Much is changed during the 20th century, and yet, still in 1990, migrants from West Africa, where many of the current migratory waves directed to Europe stem from, represented only the 0.005 percent of the annual population growth in Europe, which at the time was 0.184 percent.
The upsurge of net migration from Africa from the late 1990s, and more specifically the upswing of migratory traffic across Sahara from West to North Africa, is the result of an unprecedented “perfect storm”, meaning the (never so) well organised exploitation of Africa – mainly at the hands of single European countries and companies, with the connivance of corrupted local leaderships – the increasing destabilisation of the entire region (to which European weapons are also contributing much), and the epochal challenges posed by the combination of climate change and demographic growth (according to the United Nations, more than half of global population growth between 2015 and 2050 is expected to occur in Africa).
Instead of tackling these epochal challenges and acknowledging that 87 percent of world refugees are hosted in low and middle-income countries, a number of European politicians and millions of average citizens have chosen the “easiest path”: they are invoking a Europe-wide alliance against “mass immigration”, or, more precisely, quoting Italy’s Interior Minister Matteo Salvini, “a League of the Leagues of Europe, bringing together all the free and sovereign movements that want to defend their people and their borders”.
“Europe”, in truth, is not defending itself, but “attacking”. It is doing so in a more sophisticated way than in the past, while receiving only limited “side effects”. In this sense, concerns about “migrations” cannot but generate a positive outcome for European countries and citizens: in the medium-long term, they will be compelled to reconsider their attitudes and policies. And this process starts with broadening awareness on these issues.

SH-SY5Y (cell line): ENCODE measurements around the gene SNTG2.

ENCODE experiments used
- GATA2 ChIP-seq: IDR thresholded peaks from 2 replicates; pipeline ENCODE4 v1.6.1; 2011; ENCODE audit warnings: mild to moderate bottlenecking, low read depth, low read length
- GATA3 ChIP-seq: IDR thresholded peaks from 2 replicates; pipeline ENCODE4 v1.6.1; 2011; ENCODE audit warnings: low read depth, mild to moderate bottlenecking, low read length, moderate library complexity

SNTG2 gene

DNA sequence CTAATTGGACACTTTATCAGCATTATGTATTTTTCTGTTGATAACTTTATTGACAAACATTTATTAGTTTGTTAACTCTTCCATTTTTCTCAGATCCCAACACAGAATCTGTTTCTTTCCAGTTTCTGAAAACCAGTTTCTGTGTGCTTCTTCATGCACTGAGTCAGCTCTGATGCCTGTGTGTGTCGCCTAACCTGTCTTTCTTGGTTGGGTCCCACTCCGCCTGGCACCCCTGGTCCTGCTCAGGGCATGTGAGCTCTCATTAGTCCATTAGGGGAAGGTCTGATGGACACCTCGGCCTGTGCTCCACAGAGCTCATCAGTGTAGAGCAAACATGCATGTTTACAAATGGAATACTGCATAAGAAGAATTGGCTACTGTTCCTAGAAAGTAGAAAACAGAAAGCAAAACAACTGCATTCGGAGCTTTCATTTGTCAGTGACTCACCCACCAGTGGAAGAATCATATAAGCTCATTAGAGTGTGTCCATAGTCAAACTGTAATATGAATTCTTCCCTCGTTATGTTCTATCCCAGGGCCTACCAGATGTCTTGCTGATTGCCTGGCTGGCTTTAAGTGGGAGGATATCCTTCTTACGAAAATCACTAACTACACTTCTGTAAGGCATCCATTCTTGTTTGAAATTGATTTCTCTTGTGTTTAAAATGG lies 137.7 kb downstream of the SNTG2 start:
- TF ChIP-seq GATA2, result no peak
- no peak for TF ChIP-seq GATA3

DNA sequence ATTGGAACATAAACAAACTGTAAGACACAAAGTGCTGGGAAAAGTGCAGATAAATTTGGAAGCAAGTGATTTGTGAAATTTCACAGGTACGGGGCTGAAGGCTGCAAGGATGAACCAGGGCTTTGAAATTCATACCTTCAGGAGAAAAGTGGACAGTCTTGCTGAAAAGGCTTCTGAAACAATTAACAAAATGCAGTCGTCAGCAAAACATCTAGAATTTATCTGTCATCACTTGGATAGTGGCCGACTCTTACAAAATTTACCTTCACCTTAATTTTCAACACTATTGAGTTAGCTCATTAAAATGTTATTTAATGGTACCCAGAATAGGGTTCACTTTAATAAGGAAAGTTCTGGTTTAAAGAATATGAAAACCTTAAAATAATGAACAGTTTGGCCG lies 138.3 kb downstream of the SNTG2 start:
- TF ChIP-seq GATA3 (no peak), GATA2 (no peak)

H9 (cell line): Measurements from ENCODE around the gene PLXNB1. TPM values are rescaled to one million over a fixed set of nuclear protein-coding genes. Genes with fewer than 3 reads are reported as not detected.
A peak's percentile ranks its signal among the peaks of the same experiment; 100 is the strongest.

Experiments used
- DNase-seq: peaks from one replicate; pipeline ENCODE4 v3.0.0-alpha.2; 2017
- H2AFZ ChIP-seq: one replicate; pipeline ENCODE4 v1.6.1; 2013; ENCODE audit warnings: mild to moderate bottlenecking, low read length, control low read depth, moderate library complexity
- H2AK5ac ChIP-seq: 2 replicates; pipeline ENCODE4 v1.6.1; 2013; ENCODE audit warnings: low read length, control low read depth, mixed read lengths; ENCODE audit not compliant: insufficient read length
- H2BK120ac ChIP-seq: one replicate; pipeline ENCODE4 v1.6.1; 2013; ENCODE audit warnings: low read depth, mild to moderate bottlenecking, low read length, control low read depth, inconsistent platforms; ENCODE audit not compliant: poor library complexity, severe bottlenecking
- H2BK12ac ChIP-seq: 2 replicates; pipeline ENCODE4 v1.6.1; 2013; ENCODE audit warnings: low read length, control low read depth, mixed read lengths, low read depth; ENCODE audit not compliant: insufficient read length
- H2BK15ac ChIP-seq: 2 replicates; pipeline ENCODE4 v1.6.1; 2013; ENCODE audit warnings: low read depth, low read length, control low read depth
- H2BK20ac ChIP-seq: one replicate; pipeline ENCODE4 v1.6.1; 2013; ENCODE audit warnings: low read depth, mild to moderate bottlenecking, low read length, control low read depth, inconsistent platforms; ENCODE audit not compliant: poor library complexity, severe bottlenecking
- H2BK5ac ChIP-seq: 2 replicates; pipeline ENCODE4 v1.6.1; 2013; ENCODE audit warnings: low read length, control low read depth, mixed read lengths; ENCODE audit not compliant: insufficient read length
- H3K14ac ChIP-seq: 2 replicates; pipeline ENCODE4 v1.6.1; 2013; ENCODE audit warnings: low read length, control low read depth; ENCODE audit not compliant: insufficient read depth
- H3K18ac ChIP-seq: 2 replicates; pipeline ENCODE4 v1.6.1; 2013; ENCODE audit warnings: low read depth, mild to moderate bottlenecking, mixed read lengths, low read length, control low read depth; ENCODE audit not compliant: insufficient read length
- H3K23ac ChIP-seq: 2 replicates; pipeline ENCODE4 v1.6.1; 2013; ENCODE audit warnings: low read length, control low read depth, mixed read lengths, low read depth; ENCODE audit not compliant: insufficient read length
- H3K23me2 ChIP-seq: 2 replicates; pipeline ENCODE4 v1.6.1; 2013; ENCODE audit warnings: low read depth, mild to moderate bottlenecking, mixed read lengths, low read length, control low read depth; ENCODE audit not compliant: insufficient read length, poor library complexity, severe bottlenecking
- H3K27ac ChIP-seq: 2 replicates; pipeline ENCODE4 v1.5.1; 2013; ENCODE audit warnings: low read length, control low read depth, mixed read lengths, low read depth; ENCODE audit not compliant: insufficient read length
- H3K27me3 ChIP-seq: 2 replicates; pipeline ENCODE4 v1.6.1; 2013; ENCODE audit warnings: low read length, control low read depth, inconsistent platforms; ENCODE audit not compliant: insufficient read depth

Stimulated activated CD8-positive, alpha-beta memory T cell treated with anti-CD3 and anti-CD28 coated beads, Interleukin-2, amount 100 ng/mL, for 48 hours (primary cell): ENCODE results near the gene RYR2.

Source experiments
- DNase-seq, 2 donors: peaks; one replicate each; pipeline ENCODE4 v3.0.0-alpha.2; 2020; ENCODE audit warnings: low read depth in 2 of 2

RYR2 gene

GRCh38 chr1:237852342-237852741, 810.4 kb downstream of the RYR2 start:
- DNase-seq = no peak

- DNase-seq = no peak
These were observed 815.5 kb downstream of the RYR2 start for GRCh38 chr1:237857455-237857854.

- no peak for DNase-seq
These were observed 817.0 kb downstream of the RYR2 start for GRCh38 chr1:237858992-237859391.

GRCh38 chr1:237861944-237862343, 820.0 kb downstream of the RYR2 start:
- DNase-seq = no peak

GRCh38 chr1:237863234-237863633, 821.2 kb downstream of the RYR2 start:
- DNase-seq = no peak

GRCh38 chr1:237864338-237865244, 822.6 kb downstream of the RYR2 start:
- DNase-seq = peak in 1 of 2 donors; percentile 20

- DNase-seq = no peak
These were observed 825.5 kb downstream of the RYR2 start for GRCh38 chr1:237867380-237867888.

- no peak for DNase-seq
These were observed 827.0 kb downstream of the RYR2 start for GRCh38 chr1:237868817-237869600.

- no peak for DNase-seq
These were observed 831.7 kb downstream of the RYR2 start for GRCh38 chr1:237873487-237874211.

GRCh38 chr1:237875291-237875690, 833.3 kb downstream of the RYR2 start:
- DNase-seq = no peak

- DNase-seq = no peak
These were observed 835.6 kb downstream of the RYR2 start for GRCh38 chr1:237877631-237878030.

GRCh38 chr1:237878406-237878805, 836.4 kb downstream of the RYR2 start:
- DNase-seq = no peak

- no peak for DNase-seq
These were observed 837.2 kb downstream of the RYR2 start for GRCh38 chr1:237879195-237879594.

Indeed, complaining about “migrants” – not dissimilarly from focusing on NGOs, or on the “financial” cost of the “migration crisis” for European countries – is a self-assuring shortcut that speaks at the gut of millions of disillusioned European citizens. Challenging and tackling the structural interests of (mainly) European businessmen, companies and governments – like Africans are doing through initiatives like the “West Africa leaks” – would be much riskier: this is why it won’t easily happen.
Fostering local agency
The “West Africa leaks” investigation, published by the International Consortium of Investigative Journalists (ICIJ) last May 22, has confirmed that real change will ultimately come from African citizens themselves. The end of the exploitation of their countries passes, in fact, primarily through their structured and organised efforts.
Through the analysis of 27.5 million leaked documents, the “West Africa leaks” shed further light on how government officials, arms merchants and corporations have syphoned off millions of dollars from some of the poorest West African states through offshore tax havens. The latter is, to a large extent, linked to European and American companies and businessmen.
The result of the investigation, the largest-ever collaboration of journalists from West Africa, is particularly meaningful if considering that the region (West Africa) accounts for more than one-third of the about $50bn that leave Africa each year illegally.
There is still much to inquire about the role played in these processes by some of Africa’s most powerful politicians and business leaders, although the OPL 245 case in Nigeria, from where one in every five Africans is from, might be considered as a poster child for understanding how the system works, and how it should be tackled.
The views expressed in this article are the author’s own and do not necessarily reflect Al Jazeera’s editorial stance.